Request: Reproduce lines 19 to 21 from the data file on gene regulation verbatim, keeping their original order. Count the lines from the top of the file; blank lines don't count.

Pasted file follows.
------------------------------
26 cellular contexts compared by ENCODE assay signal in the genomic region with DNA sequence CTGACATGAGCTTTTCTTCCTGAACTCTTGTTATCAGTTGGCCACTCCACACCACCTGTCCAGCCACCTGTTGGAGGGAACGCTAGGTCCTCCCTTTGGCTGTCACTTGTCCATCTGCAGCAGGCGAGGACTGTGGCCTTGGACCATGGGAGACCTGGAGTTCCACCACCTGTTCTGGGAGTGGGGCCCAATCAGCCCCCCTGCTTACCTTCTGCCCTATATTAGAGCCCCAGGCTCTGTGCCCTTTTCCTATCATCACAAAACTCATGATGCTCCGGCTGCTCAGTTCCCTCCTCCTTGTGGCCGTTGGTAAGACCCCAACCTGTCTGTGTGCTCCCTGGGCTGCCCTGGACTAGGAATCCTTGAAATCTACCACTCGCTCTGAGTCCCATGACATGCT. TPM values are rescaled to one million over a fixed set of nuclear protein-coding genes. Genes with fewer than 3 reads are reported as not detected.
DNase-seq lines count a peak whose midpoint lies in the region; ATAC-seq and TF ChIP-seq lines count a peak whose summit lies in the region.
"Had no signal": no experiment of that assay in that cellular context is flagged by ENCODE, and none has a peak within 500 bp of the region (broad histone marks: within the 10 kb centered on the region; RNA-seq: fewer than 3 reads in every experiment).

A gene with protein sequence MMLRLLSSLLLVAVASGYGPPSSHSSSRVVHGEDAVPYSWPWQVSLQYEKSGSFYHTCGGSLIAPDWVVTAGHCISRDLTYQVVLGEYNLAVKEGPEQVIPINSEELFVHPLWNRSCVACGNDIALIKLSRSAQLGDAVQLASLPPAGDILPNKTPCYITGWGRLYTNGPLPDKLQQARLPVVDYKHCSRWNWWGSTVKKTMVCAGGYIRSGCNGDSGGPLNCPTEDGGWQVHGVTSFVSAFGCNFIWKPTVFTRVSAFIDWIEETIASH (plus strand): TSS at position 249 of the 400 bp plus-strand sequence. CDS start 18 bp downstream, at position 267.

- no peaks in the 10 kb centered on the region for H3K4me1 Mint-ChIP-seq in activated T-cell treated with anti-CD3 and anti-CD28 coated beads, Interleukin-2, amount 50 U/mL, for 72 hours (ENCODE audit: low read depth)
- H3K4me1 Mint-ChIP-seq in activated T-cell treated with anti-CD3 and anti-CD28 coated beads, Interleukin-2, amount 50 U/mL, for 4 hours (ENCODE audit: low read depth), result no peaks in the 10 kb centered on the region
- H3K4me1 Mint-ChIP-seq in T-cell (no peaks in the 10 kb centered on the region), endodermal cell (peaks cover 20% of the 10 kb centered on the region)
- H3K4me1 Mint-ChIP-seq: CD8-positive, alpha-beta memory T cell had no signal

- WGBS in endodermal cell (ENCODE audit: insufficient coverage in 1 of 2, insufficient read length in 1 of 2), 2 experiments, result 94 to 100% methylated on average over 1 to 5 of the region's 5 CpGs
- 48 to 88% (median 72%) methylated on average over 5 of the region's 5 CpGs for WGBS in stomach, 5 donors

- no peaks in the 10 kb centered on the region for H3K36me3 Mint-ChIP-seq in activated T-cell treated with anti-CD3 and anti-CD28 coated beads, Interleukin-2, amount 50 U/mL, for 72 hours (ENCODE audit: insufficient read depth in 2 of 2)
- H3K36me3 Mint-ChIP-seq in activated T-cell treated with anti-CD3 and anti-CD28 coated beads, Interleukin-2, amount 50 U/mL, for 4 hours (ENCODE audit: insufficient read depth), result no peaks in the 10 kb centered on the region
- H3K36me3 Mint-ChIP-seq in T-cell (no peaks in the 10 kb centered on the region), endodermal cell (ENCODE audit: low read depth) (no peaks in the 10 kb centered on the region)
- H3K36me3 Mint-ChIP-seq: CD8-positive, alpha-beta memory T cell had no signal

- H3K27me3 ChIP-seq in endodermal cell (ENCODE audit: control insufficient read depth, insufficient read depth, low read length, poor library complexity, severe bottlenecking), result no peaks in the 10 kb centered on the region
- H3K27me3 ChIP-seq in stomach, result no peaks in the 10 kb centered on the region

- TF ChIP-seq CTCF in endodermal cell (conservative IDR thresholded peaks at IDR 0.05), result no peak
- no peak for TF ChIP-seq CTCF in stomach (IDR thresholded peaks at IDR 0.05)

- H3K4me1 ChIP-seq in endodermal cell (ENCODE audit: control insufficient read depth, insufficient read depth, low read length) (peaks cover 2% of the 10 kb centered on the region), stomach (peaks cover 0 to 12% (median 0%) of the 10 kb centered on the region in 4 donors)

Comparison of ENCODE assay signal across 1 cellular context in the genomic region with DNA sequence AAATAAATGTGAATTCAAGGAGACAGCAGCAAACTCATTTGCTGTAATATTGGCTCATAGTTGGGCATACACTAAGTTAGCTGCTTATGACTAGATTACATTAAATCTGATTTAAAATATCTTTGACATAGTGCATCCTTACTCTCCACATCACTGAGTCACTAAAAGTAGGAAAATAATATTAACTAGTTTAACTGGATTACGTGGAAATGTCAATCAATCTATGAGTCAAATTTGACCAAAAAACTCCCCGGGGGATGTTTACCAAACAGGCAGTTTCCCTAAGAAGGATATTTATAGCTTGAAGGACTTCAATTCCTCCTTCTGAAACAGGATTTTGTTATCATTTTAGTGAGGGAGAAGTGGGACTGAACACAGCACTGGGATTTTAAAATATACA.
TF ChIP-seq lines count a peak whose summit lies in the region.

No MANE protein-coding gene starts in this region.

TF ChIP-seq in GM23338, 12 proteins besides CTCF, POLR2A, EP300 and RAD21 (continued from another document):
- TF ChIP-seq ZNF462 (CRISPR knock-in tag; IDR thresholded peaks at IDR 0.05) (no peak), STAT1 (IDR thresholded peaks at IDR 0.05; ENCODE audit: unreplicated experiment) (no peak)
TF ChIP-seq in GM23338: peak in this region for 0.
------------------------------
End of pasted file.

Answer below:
- H3K4me1 ChIP-seq in endodermal cell (ENCODE audit: control insufficient read depth, insufficient read depth, low read length) (peaks cover 2% of the 10 kb centered on the region), stomach (peaks cover 0 to 12% (median 0%) of the 10 kb centered on the region in 4 donors)

Comparison of ENCODE assay signal across 1 cellular context in the genomic region with DNA sequence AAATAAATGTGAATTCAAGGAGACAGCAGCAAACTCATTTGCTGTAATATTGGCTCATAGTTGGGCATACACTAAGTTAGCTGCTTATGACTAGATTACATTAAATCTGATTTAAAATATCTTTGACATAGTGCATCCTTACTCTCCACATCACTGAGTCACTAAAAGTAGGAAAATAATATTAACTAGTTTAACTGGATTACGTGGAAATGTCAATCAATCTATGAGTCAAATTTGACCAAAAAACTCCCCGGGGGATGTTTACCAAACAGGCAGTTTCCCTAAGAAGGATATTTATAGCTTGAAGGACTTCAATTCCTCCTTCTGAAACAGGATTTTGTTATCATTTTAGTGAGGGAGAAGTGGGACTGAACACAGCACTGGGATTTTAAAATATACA.
TF ChIP-seq lines count a peak whose summit lies in the region.